It is a little-known fact that over 4,000 young women were sent from Ireland to Australia in the mid 1800s. Orphaned and alone, they faced hardship, uncertainty and a completely different way of life. Their descendants now range in the thousands and much good work has been done in recent years to connect the descendants of these girls with their roots in Ireland. Barbara Barclay has taken an interest in the girls who left Mayo and here sheds some light on their experiences and how we might help to reconnect their descendants to County Mayo.
The piece below is written by Barbara Barclay who was born in Australia and has lived in Ireland for the past number of years. In 2015 Barbara graduated with a Bachelor of Arts (Honours) in Heritage Studies from Galway-Mayo Institute of Technology, Mayo Campus, earning the Academic Achievement Award for her year. Barbara's main interests are in 19th century Irish and Australian history, migration, and material culture, as well as genealogy and family history.
Earl Grey Assisted Emigration Scheme
From 1848 to 1850, the Famine Orphan Emigration Scheme, administered by Colonial Secretary, Earl Grey, sent a total of 4,114 young women from 118 Irish workhouses to the Australian ports of Sydney, Port Phillip (Melbourne) and Adelaide. The scheme was devised as a response to the need for domestic female labour in the growing Australian colony, along with the related issue of gender imbalance. This coincided with increasing numbers of young female orphans in the overcrowded Irish workhouses due to the worsening Famine.
As a result, young Irish women were sent to Australia to be hired as domestic servants, and in time to become wives of the colonial settlers. These young women are now celebrated as pioneering Australian women with numerous descendants.
My research focuses on the 137 girls sent from four County Mayo workhouses as part of this scheme: Ballina, Ballinrobe, Castlebar, and Westport. My aim was to discover more about how the scheme was run in County Mayo, using workhouse records and newspaper reports, and to see if I could find out any individual stories of these Mayo orphan girls.
Only a limited number of individual girls are mentioned in the official records and newspaper reports, however, they are valuable sources in terms of building up the picture of the girls’ journeys and arrival in Australia. Workhouse records describe the outfits and personal items supplied to the girls, and detail their journeys from the workhouses via horse-drawn coach and train to Dublin, then by steamer to Plymouth, where they embarked on the ships to Australia. Newspaper articles report the arrival of the ships and occasionally mention the girls by name. The majority of the Irish orphans went on to marry and have large families, and may never again have appeared in the public record. This image shows an extract from an article that appeared in the Sydney Morning Herald on the 1st of March 1850.
It is nearly 170 years since these girls left County Mayo, but echoes of their lives are still here, in their family names and townland names. The next phase of my research is to uncover the stories of the Mayo Orphan Girls from their many descendants in Australia, and to aim to connect them with their Irish heritage, and their places of origin in County Mayo. The story of the Irish orphan girls and their lives in Australia is virtually unknown in Ireland, so I am also making connections with families in Mayo who do not realise that they are related to descendants of these girls.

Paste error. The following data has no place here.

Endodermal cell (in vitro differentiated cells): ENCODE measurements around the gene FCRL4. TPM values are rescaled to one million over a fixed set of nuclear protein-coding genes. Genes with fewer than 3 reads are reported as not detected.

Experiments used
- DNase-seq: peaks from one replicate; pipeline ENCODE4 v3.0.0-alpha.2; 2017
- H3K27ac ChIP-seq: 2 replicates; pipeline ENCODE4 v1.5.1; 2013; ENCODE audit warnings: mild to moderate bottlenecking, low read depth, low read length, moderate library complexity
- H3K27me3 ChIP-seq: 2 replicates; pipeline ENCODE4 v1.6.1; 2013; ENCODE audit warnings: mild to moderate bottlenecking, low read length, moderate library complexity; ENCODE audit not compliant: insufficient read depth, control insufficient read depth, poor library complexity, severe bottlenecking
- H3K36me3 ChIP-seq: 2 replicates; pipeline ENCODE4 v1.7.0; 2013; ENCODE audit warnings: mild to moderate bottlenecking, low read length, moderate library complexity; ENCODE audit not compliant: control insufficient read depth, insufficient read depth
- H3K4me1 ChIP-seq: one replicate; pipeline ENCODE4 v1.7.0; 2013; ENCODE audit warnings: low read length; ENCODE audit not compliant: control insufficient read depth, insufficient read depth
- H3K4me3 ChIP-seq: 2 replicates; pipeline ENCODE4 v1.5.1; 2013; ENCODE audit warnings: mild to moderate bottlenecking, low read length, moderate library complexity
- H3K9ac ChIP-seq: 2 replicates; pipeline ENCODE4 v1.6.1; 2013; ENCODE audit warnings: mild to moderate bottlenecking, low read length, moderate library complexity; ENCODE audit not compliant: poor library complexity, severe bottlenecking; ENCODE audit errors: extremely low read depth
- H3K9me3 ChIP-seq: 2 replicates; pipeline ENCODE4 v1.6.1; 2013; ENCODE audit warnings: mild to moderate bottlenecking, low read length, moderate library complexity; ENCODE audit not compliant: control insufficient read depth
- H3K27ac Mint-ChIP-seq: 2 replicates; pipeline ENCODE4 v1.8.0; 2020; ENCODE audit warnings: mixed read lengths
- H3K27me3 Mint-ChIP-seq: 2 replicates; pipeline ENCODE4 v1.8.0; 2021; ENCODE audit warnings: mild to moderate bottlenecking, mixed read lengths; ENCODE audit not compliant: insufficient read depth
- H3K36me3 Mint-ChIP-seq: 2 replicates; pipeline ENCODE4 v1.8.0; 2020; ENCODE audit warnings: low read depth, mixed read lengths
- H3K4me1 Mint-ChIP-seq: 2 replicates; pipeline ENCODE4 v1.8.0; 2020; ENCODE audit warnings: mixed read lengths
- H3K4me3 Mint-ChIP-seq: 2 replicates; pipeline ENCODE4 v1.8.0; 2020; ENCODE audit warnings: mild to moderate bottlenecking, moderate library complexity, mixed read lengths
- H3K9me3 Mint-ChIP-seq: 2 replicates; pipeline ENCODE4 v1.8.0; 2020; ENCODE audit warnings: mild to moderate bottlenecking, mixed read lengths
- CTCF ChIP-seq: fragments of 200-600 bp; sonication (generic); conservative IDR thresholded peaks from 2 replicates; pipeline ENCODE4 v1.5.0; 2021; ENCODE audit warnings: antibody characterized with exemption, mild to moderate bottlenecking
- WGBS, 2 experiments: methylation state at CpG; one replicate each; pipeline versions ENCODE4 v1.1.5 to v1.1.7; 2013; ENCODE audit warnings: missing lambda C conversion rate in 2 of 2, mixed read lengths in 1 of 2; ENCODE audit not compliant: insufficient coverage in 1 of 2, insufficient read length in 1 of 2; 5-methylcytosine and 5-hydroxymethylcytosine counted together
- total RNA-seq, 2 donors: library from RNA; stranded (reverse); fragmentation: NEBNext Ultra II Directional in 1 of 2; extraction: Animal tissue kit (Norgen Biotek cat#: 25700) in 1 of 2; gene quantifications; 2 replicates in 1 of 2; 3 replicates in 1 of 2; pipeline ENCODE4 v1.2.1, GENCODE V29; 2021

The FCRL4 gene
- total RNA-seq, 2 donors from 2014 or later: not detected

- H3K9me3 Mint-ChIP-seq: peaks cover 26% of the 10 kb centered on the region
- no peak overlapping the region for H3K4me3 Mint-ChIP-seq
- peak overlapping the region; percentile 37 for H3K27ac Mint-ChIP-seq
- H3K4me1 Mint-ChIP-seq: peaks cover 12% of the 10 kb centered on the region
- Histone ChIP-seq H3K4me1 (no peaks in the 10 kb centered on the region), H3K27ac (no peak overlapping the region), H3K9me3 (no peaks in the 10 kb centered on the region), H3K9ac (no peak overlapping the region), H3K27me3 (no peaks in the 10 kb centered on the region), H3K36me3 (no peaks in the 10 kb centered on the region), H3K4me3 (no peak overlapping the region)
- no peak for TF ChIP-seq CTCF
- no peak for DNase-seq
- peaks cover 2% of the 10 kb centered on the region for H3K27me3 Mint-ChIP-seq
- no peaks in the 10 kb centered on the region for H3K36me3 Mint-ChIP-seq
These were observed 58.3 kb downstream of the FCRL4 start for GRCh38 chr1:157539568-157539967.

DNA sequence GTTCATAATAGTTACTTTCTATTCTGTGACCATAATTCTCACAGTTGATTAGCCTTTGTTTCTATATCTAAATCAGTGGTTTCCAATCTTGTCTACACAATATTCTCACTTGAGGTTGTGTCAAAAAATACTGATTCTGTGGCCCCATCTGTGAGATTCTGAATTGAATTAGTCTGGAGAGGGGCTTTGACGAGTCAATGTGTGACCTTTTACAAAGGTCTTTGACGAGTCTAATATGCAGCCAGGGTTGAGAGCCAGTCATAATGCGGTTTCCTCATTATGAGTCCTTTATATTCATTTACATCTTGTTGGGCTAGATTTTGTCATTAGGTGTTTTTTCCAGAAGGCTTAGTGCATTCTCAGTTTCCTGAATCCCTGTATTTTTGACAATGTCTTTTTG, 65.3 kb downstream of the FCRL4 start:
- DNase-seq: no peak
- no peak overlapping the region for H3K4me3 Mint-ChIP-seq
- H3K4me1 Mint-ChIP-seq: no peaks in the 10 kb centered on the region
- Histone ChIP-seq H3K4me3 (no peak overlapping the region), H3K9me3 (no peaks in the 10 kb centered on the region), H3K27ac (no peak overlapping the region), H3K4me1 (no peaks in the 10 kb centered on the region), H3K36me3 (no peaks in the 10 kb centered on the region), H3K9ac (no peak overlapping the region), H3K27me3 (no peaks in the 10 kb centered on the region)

I connected the Australian descendants of two sisters sent from Ballina workhouse with their Mayo relatives, who revealed that they are the proud descendants of a French soldier who arrived with General Humbert’s troops in the Rebellion of 1798.
Anyone involved in Irish genealogy knows that the lack of records makes family history research incredibly difficult. Local knowledge of placenames and family names, brought together by Ireland Reaching Out, is invaluable in making connections between the Irish orphan girls and their Australian descendants.
My website, Mayo Orphan Girls, provides a summary of my research, and is also a point of contact for descendants of the Mayo Orphan Girls. I would love to hear from any Australian descendants, or from those in the Mayo communities from where they left, who are able to add to their stories.
The Famine Memorial Monument
Every year a gathering at the Famine Monument is held to remember the girls. In 2012 Melissa Plant, a descendant of Mary O'Hara from Galway said that "we had known that my mother had Irish ancestry, but it was whilst I was away that my father found out that my great-great grandmother was an Irish Famine Orphan who had traveled to Australia in a ship. Her name was Mary O’Hara, and at the time she was a teenager from County Mayo, in a workhouse in Galway. She came to Australia on a ship called the Lady Kennaway, which was one of the ships that traveled directly to Melbourne. She worked in a brewery for 6 years 2 months, then married an Irishman and had 12 children, the youngest of whom was my mother’s grandfather...This memorial and the dedication of the people who manage it means a great deal to me and my family. It has reinvigorated my interest in finding out more about my Irish ancestry and learning more about our family history".
A searchable database is available that provides a facility to search by surname, native place, religion and parents' names providing a valuable genealogical resource covering a period when parish records in Ireland are often scarce or non-existent.
For further information of the girls transported to Australia see the following link to the Irish Famine Memorial, Sydney and Orphan Database: Irish Famine Memorial
UCD Choral Scholars - Orphan Girls
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